With a focus on precision care, reduced hospital stays and quicker recoveries, robotic-assisted surgery is revolutionising healthcare, according to doctors in Bengaluru, who also said it is superior to conventional surgery.
Dr Jagadish J Hiremath, founder of the AASRA Group of Hospitals, said Bengaluru, being a technology-driven city, had adopted robotic surgery much earlier than other cities in the country. “Today surgeries with hundred per cent precision, nearly hundred per cent perfection are possible with robotic assistance… Robot-assisted surgery gives better results. Patients have less pain and they are able to get back to work early and get back to their normal lifestyle,” he said.
Dr Hiremath gave the example of a polio patient. “He grew up with a polio limb. He was working in a school and one day he fell down and broke his hip. He went to a hospital where girdle-stone arthroplasty was performed, but it made his condition worse. Last month he came to us and we got a CT scan done. We went for robotic total hip replacement. This is the first case of a robotic hip replacement in a polio patient with failed girdle-stone arthroplasty. He is now able to stand by himself.”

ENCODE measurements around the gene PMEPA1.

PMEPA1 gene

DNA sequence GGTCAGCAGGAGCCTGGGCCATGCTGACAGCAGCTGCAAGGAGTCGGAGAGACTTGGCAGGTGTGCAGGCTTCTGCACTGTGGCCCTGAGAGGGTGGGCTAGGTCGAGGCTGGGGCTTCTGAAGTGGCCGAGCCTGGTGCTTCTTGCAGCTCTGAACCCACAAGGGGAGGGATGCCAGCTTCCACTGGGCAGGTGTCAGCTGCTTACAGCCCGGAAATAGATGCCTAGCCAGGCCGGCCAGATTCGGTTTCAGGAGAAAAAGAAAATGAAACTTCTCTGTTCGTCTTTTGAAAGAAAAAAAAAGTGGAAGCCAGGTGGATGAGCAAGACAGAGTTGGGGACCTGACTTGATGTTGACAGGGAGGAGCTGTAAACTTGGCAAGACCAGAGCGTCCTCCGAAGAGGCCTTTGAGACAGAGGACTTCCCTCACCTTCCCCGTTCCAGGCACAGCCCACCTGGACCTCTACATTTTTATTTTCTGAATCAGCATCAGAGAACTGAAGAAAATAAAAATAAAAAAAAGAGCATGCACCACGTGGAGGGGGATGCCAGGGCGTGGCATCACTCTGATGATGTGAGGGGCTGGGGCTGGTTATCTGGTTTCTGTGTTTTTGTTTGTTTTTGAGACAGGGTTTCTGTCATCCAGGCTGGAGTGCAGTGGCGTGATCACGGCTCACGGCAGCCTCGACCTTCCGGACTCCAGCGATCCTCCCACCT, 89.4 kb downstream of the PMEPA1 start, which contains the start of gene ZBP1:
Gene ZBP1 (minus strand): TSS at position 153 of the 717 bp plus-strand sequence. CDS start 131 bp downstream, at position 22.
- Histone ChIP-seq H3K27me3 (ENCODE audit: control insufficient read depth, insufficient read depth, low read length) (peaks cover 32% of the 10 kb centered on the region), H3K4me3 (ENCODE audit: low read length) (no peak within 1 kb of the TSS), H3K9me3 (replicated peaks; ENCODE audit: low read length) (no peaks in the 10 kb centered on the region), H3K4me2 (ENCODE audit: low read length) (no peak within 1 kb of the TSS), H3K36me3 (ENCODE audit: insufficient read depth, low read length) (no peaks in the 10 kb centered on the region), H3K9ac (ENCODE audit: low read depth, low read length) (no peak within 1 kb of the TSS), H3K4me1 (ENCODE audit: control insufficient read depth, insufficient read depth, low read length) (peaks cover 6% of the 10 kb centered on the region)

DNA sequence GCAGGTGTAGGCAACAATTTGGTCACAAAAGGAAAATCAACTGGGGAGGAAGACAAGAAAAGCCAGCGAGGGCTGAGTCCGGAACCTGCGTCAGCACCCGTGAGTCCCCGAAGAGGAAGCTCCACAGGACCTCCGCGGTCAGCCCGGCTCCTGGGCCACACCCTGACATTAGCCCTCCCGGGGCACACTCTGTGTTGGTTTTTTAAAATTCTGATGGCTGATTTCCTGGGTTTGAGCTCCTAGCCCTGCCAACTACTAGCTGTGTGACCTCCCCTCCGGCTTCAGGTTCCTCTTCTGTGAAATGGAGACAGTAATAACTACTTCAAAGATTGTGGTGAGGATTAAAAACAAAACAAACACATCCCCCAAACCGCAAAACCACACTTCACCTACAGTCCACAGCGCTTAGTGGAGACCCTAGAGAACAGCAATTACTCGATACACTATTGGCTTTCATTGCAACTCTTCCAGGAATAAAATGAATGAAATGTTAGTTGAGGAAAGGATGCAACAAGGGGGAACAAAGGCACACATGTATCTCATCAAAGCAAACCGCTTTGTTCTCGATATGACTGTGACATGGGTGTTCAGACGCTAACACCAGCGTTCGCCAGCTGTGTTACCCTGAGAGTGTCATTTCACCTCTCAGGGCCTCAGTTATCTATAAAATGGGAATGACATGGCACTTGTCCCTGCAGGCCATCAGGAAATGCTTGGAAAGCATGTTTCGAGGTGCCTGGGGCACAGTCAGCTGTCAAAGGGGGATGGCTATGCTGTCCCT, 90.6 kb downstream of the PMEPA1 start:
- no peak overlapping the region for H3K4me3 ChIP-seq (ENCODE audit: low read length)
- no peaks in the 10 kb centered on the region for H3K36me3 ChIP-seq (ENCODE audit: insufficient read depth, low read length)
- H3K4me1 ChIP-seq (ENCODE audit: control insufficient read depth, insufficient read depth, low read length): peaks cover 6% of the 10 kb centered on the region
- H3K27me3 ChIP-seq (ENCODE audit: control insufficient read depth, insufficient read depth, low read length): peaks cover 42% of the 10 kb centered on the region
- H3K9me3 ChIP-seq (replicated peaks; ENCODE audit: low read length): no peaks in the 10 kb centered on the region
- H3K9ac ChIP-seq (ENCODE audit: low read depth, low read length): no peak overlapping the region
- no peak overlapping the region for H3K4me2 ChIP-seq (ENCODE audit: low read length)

Since June AASRA has performed more than 150 robotic surgeries, said Hiremath.
Dr Mohan Keshavamurthy of Fortis Hospitals said that robotic surgery provides 10 times-high magnification. “A robot has multiple arms with seven degrees of freedom. Robotic surgery has 3D vision… Fortis Bengaluru has been performing robotic surgery for the last five years. So far, we have performed close to 1,000 procedures,” he said.
If only a portion of a kidney is affected by cancer, that part can be removed using robotic surgery, Dr Keshavamurthy said, adding that robots are particularly helpful in pelvic surgery in males, in that they can reach areas where human hands cannot go easily.
Orthopaedic surgeon Dr Ravikumar Mukartihal of the SPARSH Group of Hospitals said that a key advantage of robotic surgery is the reduced hospital stay. “Post-surgery, patients have to stay in the hospital only for a few days. In the UK and the US, more than the surgical costs, other costs due to the hospital stay and the availability of beds are what add to the expenses and it’s a huge burden for patients. The scenario is more or less similar in India too,” he said.
The cost will come down if robotics-specific machinery is manufactured in India, according to Dr Mukartihal. “Whenever there is a manufacturing unit that needs to be opened, it also needs support from the policy makers and awareness has to be raised…” he said.
Since July, the hospital has done about 70 robotic surgeries, mostly for hip and knee joint replacement, he said.